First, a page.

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Old April 28, 2009, 04:37 PM   #1
PhoenixConflagration
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Support finger on trigger guard?

I saw someone at the range a while ago with the forefinger of their support hand around the front of the trigger guard when they fired. I tried it myself just for gits and shiggles and it seemed to control the recoil better. Is this an accepted grip style or is it the handgun equivalent of Happy Gilmore's golf swing?
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Old April 28, 2009, 06:45 PM   #2
David Armstrong
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Finger forward used to be extremely popular with competitive shooters, but it has fallen from favor as people have found it really doesn't help that much. But a number of folks still use it.
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Old April 28, 2009, 08:16 PM   #3
Deaf Smith
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PhoenixConflagration,

The problem with the finger on the forward part of the trigger guard is any pressure to one side or the other really messes up the groups. And if you put different amounts of backward pressure you will find it changes the recoil characteristics.

It takes a real steady person with exact finger placement and pressure to use it well. And that is why you don't see it used much (if at all.)
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Old April 28, 2009, 08:43 PM   #4
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"Support finger on trigger guard?"

As a general rule "no" for the reasons cited.
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Old April 28, 2009, 09:11 PM   #5
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It works for people who have big hands. For the rest of us, we have a stronger grip if we use all four fingers for weak hand grip. With finger on trigger guard, you only have three.


Put another way, a fist is the strongest grip. The more you open your hand by leaving off fingers, the less strong it is--strong hand or weak.

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Old April 28, 2009, 09:25 PM   #6
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And if you're like me and shoot revolvers as much as semi's it's a bad habit to develop........
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Old April 28, 2009, 10:45 PM   #7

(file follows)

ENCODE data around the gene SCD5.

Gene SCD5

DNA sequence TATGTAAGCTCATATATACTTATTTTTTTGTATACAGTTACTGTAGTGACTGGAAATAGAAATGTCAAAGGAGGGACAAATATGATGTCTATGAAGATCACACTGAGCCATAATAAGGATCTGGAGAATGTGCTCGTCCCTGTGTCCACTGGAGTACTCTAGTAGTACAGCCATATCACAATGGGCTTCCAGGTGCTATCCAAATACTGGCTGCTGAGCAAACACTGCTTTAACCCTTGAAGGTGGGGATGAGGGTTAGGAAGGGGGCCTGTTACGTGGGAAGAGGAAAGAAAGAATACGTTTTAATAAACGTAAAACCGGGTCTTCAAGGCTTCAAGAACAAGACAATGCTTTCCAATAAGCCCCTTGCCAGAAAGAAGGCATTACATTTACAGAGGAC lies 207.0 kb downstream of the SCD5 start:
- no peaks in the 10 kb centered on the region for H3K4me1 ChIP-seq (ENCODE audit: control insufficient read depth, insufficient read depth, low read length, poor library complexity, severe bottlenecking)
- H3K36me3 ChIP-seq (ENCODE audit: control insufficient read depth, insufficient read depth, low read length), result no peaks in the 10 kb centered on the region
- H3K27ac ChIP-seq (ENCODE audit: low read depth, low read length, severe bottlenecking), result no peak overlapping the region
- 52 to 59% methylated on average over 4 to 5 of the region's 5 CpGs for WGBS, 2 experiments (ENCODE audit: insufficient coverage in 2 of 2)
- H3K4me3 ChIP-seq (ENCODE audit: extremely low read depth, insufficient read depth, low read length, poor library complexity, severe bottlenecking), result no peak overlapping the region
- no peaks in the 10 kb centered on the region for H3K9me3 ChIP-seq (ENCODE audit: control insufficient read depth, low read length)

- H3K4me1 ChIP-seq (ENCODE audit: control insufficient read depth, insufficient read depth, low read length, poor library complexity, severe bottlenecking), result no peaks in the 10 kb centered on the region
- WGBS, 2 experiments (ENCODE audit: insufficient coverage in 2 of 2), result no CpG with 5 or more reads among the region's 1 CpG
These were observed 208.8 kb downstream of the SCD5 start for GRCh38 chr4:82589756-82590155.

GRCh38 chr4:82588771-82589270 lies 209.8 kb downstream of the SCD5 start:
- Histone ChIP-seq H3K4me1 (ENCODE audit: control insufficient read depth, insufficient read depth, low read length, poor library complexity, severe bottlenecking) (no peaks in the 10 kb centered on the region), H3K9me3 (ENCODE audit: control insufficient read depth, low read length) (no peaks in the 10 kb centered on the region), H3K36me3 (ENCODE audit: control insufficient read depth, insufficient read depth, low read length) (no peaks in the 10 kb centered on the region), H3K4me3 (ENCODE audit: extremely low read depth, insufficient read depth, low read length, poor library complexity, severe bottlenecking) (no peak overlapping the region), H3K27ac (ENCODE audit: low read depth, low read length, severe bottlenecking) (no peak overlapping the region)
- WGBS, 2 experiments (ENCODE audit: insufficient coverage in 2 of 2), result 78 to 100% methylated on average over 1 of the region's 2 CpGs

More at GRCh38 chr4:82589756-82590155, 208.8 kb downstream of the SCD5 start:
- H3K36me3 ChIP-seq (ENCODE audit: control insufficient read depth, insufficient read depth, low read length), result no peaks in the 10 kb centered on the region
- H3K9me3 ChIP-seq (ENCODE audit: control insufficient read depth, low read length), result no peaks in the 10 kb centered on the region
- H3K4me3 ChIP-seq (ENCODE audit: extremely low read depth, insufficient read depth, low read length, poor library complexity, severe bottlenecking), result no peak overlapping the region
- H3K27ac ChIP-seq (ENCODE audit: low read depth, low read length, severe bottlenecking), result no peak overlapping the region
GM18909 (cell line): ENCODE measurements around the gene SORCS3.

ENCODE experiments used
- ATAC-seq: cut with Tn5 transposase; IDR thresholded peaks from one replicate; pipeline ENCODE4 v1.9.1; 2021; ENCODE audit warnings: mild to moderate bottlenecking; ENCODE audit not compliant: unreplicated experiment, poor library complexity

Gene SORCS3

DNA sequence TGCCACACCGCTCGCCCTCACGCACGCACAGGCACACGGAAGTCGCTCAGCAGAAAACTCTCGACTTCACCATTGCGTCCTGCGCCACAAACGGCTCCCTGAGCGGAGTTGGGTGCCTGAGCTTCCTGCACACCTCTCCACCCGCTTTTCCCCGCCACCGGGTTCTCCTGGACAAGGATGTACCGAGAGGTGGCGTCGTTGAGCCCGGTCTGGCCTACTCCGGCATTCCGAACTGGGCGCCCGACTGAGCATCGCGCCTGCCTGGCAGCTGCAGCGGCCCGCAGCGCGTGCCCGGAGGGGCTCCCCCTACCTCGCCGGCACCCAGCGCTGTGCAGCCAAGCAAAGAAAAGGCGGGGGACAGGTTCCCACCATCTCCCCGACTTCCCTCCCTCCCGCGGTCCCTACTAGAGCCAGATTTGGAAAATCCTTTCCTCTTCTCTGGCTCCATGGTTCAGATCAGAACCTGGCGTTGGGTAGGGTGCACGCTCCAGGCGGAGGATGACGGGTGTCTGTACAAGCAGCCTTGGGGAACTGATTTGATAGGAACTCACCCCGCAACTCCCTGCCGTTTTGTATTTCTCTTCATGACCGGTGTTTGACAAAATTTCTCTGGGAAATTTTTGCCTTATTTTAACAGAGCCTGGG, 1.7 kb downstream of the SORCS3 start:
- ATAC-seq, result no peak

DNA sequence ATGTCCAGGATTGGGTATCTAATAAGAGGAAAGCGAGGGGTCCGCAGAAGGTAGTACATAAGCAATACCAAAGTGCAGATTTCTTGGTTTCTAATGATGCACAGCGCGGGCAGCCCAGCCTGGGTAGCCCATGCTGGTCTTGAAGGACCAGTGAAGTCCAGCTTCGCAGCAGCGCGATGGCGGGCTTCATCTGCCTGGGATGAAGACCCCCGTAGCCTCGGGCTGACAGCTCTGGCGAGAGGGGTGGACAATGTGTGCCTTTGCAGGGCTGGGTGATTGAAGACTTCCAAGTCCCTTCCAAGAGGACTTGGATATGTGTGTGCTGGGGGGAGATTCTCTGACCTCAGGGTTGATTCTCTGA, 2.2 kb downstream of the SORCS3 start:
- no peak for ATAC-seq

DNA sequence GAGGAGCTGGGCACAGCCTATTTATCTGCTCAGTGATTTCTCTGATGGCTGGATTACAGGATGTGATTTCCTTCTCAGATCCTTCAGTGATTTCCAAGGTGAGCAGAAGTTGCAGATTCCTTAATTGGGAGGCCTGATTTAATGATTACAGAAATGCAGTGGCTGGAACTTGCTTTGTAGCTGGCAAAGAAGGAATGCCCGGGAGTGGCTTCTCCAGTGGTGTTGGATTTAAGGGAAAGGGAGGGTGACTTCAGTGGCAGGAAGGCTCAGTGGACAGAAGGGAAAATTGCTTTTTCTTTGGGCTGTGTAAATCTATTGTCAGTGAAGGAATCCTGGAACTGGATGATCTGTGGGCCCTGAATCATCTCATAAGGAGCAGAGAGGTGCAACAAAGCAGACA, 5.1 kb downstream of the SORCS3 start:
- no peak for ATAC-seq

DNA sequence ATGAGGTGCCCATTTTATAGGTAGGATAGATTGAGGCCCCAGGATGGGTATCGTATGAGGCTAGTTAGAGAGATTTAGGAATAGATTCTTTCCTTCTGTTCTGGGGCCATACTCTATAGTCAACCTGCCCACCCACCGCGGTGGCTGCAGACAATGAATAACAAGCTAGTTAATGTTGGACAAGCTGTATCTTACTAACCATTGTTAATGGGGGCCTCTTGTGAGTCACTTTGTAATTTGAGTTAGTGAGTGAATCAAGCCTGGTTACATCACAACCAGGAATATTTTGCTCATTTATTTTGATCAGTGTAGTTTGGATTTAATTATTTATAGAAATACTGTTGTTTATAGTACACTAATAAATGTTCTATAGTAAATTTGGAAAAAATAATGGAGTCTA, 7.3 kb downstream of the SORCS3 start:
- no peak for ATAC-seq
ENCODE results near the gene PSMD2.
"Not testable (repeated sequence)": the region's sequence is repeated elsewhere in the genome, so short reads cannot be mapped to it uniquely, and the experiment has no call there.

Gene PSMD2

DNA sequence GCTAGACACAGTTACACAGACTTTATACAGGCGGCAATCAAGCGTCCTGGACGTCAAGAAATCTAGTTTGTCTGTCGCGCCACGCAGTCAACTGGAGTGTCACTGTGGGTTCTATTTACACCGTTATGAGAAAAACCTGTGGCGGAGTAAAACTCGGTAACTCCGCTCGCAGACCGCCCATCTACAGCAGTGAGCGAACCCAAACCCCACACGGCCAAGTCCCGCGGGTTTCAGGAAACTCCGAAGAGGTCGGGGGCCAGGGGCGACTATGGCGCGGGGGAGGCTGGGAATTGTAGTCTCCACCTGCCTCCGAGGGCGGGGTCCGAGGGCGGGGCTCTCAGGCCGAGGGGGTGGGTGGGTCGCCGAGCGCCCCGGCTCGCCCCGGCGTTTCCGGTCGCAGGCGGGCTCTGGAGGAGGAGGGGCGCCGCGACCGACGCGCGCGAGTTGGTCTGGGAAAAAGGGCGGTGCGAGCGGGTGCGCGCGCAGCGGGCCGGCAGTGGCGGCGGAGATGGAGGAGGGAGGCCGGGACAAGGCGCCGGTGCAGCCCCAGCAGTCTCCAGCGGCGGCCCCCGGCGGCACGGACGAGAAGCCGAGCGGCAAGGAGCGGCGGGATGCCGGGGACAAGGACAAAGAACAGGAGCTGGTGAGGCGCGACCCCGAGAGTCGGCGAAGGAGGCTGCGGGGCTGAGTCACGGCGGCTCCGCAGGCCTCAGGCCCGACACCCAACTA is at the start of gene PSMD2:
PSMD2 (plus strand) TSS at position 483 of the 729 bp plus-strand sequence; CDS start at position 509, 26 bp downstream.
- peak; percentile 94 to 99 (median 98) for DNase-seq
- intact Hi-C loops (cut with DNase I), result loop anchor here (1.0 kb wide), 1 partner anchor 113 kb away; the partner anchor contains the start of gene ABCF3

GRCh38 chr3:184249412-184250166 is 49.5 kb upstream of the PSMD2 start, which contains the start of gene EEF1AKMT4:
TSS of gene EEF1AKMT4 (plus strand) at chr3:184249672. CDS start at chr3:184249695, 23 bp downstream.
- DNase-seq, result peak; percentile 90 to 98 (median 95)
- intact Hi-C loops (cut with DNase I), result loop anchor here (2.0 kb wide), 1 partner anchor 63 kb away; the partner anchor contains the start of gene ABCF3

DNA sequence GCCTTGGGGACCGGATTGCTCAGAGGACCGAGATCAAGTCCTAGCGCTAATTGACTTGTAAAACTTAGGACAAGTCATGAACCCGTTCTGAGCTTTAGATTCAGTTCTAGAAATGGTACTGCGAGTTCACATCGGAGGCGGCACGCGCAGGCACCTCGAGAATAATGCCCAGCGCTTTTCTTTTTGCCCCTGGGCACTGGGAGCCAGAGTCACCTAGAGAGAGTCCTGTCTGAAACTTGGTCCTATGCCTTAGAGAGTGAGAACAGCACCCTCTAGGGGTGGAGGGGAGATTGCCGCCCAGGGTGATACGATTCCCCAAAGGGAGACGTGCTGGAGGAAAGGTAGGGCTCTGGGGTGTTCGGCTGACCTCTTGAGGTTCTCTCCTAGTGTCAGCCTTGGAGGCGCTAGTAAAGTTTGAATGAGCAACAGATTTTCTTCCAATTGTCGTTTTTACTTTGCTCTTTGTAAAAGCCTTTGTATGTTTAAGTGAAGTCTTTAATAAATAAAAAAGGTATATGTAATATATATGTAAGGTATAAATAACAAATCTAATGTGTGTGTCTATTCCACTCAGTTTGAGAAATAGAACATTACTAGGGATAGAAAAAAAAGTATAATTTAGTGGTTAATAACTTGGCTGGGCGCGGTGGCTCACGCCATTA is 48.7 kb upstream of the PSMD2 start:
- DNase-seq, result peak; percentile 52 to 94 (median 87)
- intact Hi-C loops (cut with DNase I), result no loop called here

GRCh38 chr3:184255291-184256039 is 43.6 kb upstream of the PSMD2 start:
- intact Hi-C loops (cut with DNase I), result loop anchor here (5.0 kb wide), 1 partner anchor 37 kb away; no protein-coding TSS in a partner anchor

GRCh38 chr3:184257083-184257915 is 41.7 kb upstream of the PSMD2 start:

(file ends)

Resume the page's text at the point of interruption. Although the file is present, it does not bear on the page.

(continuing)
Archie
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Well...

The support finger on trigger guard is the reason for squared off, checkered trigger guards.

I still use it and find it useful. I find it useful in both accuracy and recoil control. Obviously, others do not. Just for the tallybook, I shoot revolvers just as much if not more than autopistols.
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Old April 29, 2009, 04:44 AM   #8
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Thanks for the input. I think this is one of those personal preference things that bears further experimentation. If it works for me, I'll use it. If it doesn't, I won't. I'm always willing to try something different to see what works for me.

That's how I ended up with a Glock.
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Old April 29, 2009, 12:28 PM   #9
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As David said, it was very popular in the '70s and '80, but not now.

One advantage of that grip is that it gets the mass of your support hand higher on the gun. That's not quite enough to make up for the disadvantages.

Mas Ayoob has taught (don't know if he's still teaching it) using the same grip, but sliding the forefinger under the trigger guard and pulling it tight against the 2nd finger. He called it the "Ayoob wedge". I learned it from him and have been using it for many years. For some reason, it reduces those low shots when you've screwed up and mis-timed your response to recoil. Like the old grip, it gets the mass of the support hand higher and helps with getting back on target.

http://www.aware.org/arttruelaw/flinch.shtml
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Old April 29, 2009, 07:50 PM   #10
Nnobby45
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Quote:
I think this is one of those personal preference things that bears further experimentation. If it works for me, I'll use it. If it doesn't, I won't. I'm always willing to try something different to see what works for me.
I use it also and find that it cams the gun up making it harder to drop your shots low if you lose concentration on the front sight. I think that's essentially what you just said.

The finger on the front of the trigger guard technique may be a simple matter of needing big hands AND a squared trigger guard. Works fine for those folks. For me, I have to open up my hand (grip) and weaken my grip.

For some, with normal hands, the added 'what ever they get out of it' must make up for the weaker grip.

Nothing wrong with giving it a try to see for yourself. However, some guns have the squared trigger guard, some don't--that's just on SIG's I own. Might be good to use the same technique no matter what pistol you're shooting--of course, my philosophy isn't everyone's.
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Old April 30, 2009, 08:51 AM   #11
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A 'no no' for us

That's a "no-no" for us and you will be reprimanded on the line for it. With that being said.... if it works for you..... go for it. Personally, I see no advantage and two disadvantages. One, as previously stated, you tend to pull the pistol one way or another (at least that's what I've noticed from people doing it). Two, With that finger down on the grip, you have a much stronger grip with that support hand, allowing you to keep your strong hand a bit more loose as it should be.